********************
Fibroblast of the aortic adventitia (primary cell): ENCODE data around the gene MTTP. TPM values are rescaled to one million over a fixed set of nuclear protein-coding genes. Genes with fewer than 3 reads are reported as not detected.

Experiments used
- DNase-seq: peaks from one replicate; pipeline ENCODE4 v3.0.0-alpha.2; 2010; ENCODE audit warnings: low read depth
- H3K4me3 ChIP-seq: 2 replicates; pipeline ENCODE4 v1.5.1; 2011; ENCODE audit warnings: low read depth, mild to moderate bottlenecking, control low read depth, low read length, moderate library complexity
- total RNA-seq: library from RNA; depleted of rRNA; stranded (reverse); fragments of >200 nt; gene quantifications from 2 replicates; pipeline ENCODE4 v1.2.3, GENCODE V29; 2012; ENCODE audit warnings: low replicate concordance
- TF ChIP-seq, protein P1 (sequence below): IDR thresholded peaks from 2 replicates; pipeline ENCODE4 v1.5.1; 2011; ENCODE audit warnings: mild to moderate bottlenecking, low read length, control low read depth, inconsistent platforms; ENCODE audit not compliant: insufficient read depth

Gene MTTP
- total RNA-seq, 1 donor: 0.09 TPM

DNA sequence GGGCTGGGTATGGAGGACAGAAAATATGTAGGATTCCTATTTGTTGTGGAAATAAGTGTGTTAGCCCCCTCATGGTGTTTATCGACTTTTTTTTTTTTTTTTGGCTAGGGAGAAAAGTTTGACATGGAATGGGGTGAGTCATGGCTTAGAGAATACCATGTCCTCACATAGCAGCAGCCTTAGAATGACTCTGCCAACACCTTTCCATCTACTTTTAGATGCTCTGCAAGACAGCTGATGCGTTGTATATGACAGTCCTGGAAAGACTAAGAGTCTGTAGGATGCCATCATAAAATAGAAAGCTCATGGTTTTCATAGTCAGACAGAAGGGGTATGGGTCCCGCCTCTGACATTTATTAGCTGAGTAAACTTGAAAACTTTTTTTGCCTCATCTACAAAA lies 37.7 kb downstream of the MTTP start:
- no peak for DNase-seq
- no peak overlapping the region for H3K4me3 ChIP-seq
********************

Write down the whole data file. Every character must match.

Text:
Fibroblast of the aortic adventitia (primary cell): ENCODE data around the gene MTTP. TPM values are rescaled to one million over a fixed set of nuclear protein-coding genes. Genes with fewer than 3 reads are reported as not detected.

Experiments used
- DNase-seq: peaks from one replicate; pipeline ENCODE4 v3.0.0-alpha.2; 2010; ENCODE audit warnings: low read depth
- H3K4me3 ChIP-seq: 2 replicates; pipeline ENCODE4 v1.5.1; 2011; ENCODE audit warnings: low read depth, mild to moderate bottlenecking, control low read depth, low read length, moderate library complexity
- total RNA-seq: library from RNA; depleted of rRNA; stranded (reverse); fragments of >200 nt; gene quantifications from 2 replicates; pipeline ENCODE4 v1.2.3, GENCODE V29; 2012; ENCODE audit warnings: low replicate concordance
- TF ChIP-seq, protein P1 (sequence below): IDR thresholded peaks from 2 replicates; pipeline ENCODE4 v1.5.1; 2011; ENCODE audit warnings: mild to moderate bottlenecking, low read length, control low read depth, inconsistent platforms; ENCODE audit not compliant: insufficient read depth

Gene MTTP
- total RNA-seq, 1 donor: 0.09 TPM

DNA sequence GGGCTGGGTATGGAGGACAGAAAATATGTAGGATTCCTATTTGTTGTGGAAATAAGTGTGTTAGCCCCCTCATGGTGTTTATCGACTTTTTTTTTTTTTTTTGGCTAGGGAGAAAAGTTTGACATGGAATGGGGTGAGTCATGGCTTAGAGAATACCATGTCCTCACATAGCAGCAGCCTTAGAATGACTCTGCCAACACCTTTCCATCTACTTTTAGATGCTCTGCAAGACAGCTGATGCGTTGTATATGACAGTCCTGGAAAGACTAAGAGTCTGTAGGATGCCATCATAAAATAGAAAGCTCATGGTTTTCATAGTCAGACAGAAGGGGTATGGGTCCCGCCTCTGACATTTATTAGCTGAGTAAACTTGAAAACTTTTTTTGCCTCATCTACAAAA lies 37.7 kb downstream of the MTTP start:
- no peak for DNase-seq
- no peak overlapping the region for H3K4me3 ChIP-seq